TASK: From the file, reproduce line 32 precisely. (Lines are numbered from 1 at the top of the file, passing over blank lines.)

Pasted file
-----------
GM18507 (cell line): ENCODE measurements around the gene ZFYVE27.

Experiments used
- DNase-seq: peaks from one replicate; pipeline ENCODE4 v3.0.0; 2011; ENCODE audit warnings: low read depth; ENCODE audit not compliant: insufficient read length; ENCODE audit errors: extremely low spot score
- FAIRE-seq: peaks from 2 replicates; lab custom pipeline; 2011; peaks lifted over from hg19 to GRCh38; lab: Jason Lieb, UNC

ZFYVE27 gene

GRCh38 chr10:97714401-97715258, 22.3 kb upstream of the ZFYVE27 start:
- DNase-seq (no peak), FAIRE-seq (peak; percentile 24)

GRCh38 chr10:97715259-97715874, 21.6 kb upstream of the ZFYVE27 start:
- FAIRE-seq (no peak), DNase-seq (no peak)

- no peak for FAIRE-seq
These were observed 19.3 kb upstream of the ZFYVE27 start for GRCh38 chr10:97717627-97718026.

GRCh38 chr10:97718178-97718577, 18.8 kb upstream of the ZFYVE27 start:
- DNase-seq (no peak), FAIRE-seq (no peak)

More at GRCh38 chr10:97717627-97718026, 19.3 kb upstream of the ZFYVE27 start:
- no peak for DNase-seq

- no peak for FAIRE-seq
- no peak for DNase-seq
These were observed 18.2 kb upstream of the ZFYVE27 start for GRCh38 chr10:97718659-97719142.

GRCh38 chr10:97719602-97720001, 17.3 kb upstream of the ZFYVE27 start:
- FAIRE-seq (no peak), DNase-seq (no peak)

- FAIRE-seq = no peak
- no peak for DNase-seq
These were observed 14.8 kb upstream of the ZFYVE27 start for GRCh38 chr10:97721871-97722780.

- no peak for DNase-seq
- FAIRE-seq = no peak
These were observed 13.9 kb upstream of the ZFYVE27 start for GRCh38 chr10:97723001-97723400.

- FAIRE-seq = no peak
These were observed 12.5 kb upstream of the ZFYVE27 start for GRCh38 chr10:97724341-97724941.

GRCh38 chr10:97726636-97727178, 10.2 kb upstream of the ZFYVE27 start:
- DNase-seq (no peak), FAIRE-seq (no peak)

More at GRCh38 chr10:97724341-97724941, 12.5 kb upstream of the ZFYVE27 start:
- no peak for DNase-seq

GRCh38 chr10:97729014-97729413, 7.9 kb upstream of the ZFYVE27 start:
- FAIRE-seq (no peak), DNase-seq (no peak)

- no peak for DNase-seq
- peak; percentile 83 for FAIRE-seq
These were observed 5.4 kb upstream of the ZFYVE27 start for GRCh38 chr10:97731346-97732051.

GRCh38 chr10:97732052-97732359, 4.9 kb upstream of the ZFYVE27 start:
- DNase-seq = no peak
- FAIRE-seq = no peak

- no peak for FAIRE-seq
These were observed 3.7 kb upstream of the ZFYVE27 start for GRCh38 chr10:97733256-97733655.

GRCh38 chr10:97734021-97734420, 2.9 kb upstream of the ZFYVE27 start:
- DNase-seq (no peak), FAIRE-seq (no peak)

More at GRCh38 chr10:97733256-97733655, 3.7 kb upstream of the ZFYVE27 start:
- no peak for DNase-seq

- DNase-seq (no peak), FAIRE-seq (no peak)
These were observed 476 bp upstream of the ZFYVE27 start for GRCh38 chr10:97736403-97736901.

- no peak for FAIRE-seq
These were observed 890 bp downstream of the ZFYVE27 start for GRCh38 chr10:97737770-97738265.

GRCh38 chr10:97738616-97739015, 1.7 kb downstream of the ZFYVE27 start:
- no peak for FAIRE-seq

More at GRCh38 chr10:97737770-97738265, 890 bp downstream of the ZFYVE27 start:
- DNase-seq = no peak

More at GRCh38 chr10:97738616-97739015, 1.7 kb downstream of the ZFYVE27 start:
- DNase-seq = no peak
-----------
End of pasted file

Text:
- no peak for DNase-seq